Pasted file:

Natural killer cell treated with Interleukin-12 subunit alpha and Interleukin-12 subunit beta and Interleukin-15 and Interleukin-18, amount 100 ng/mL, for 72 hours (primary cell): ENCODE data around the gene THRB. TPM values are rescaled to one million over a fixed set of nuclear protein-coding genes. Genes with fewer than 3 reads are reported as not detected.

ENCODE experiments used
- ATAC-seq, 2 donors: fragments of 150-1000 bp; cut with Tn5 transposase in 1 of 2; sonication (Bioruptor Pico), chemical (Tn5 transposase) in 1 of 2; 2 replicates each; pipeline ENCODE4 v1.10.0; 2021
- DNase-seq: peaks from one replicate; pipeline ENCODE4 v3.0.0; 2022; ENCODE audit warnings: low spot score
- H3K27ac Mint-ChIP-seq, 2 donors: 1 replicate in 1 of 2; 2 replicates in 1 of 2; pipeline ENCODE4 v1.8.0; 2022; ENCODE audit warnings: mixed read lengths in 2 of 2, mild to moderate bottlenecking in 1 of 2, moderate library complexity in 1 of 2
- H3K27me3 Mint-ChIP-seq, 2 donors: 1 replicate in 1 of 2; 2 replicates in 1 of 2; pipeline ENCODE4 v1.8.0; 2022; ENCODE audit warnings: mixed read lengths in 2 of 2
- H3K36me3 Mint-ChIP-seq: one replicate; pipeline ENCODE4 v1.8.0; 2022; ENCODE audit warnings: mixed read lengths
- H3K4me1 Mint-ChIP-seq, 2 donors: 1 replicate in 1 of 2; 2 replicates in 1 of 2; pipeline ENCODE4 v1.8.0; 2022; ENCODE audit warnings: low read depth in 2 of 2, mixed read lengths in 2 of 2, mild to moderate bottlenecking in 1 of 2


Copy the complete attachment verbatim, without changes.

Natural killer cell treated with Interleukin-12 subunit alpha and Interleukin-12 subunit beta and Interleukin-15 and Interleukin-18, amount 100 ng/mL, for 72 hours (primary cell): ENCODE data around the gene THRB. TPM values are rescaled to one million over a fixed set of nuclear protein-coding genes. Genes with fewer than 3 reads are reported as not detected.

ENCODE experiments used
- ATAC-seq, 2 donors: fragments of 150-1000 bp; cut with Tn5 transposase in 1 of 2; sonication (Bioruptor Pico), chemical (Tn5 transposase) in 1 of 2; 2 replicates each; pipeline ENCODE4 v1.10.0; 2021
- DNase-seq: peaks from one replicate; pipeline ENCODE4 v3.0.0; 2022; ENCODE audit warnings: low spot score
- H3K27ac Mint-ChIP-seq, 2 donors: 1 replicate in 1 of 2; 2 replicates in 1 of 2; pipeline ENCODE4 v1.8.0; 2022; ENCODE audit warnings: mixed read lengths in 2 of 2, mild to moderate bottlenecking in 1 of 2, moderate library complexity in 1 of 2
- H3K27me3 Mint-ChIP-seq, 2 donors: 1 replicate in 1 of 2; 2 replicates in 1 of 2; pipeline ENCODE4 v1.8.0; 2022; ENCODE audit warnings: mixed read lengths in 2 of 2
- H3K36me3 Mint-ChIP-seq: one replicate; pipeline ENCODE4 v1.8.0; 2022; ENCODE audit warnings: mixed read lengths
- H3K4me1 Mint-ChIP-seq, 2 donors: 1 replicate in 1 of 2; 2 replicates in 1 of 2; pipeline ENCODE4 v1.8.0; 2022; ENCODE audit warnings: low read depth in 2 of 2, mixed read lengths in 2 of 2, mild to moderate bottlenecking in 1 of 2